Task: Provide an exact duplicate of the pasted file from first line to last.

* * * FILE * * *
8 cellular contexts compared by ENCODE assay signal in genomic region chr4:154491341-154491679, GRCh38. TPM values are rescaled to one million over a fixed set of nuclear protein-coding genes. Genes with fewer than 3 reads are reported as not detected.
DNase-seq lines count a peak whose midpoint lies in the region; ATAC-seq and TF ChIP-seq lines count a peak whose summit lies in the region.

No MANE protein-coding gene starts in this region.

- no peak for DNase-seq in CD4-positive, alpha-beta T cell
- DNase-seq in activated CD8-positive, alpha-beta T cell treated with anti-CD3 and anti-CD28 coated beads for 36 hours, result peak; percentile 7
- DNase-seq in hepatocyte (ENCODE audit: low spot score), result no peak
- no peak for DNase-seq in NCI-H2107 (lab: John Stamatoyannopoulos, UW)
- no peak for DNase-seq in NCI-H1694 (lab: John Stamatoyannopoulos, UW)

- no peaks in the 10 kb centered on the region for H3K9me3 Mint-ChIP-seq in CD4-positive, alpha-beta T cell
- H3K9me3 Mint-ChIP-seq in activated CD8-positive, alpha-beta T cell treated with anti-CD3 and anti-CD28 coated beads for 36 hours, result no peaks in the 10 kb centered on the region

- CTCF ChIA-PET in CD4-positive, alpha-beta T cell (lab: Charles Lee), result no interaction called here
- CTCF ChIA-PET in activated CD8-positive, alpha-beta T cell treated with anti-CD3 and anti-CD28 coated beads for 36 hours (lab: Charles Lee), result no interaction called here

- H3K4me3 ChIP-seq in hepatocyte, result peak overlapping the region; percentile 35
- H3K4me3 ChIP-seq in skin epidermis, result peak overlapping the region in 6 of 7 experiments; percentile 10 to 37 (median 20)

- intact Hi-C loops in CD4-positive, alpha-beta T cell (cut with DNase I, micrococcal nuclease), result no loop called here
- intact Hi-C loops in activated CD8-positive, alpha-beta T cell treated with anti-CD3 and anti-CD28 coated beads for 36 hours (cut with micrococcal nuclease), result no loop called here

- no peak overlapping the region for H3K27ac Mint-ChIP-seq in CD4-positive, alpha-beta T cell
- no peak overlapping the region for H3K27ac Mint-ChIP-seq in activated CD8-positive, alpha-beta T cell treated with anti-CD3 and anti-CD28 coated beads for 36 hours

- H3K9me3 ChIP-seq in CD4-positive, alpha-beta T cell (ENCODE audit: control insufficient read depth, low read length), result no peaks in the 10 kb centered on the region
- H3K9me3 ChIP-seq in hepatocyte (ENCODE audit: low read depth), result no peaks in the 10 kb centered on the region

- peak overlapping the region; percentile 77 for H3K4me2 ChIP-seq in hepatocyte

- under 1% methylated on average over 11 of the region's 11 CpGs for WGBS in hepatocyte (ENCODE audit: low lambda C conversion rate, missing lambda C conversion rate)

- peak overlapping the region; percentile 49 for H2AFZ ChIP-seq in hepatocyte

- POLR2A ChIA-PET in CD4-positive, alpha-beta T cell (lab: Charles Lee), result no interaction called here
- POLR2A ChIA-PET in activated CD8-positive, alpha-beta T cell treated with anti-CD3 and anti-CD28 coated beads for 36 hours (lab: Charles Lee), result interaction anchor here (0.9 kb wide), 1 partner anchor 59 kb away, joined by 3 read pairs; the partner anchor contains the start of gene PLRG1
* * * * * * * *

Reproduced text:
8 cellular contexts compared by ENCODE assay signal in genomic region chr4:154491341-154491679, GRCh38. TPM values are rescaled to one million over a fixed set of nuclear protein-coding genes. Genes with fewer than 3 reads are reported as not detected.
DNase-seq lines count a peak whose midpoint lies in the region; ATAC-seq and TF ChIP-seq lines count a peak whose summit lies in the region.

No MANE protein-coding gene starts in this region.

- no peak for DNase-seq in CD4-positive, alpha-beta T cell
- DNase-seq in activated CD8-positive, alpha-beta T cell treated with anti-CD3 and anti-CD28 coated beads for 36 hours, result peak; percentile 7
- DNase-seq in hepatocyte (ENCODE audit: low spot score), result no peak
- no peak for DNase-seq in NCI-H2107 (lab: John Stamatoyannopoulos, UW)
- no peak for DNase-seq in NCI-H1694 (lab: John Stamatoyannopoulos, UW)

- no peaks in the 10 kb centered on the region for H3K9me3 Mint-ChIP-seq in CD4-positive, alpha-beta T cell
- H3K9me3 Mint-ChIP-seq in activated CD8-positive, alpha-beta T cell treated with anti-CD3 and anti-CD28 coated beads for 36 hours, result no peaks in the 10 kb centered on the region

- CTCF ChIA-PET in CD4-positive, alpha-beta T cell (lab: Charles Lee), result no interaction called here
- CTCF ChIA-PET in activated CD8-positive, alpha-beta T cell treated with anti-CD3 and anti-CD28 coated beads for 36 hours (lab: Charles Lee), result no interaction called here

- H3K4me3 ChIP-seq in hepatocyte, result peak overlapping the region; percentile 35
- H3K4me3 ChIP-seq in skin epidermis, result peak overlapping the region in 6 of 7 experiments; percentile 10 to 37 (median 20)

- intact Hi-C loops in CD4-positive, alpha-beta T cell (cut with DNase I, micrococcal nuclease), result no loop called here
- intact Hi-C loops in activated CD8-positive, alpha-beta T cell treated with anti-CD3 and anti-CD28 coated beads for 36 hours (cut with micrococcal nuclease), result no loop called here

- no peak overlapping the region for H3K27ac Mint-ChIP-seq in CD4-positive, alpha-beta T cell
- no peak overlapping the region for H3K27ac Mint-ChIP-seq in activated CD8-positive, alpha-beta T cell treated with anti-CD3 and anti-CD28 coated beads for 36 hours

- H3K9me3 ChIP-seq in CD4-positive, alpha-beta T cell (ENCODE audit: control insufficient read depth, low read length), result no peaks in the 10 kb centered on the region
- H3K9me3 ChIP-seq in hepatocyte (ENCODE audit: low read depth), result no peaks in the 10 kb centered on the region

- peak overlapping the region; percentile 77 for H3K4me2 ChIP-seq in hepatocyte

- under 1% methylated on average over 11 of the region's 11 CpGs for WGBS in hepatocyte (ENCODE audit: low lambda C conversion rate, missing lambda C conversion rate)

- peak overlapping the region; percentile 49 for H2AFZ ChIP-seq in hepatocyte

- POLR2A ChIA-PET in CD4-positive, alpha-beta T cell (lab: Charles Lee), result no interaction called here
- POLR2A ChIA-PET in activated CD8-positive, alpha-beta T cell treated with anti-CD3 and anti-CD28 coated beads for 36 hours (lab: Charles Lee), result interaction anchor here (0.9 kb wide), 1 partner anchor 59 kb away, joined by 3 read pairs; the partner anchor contains the start of gene PLRG1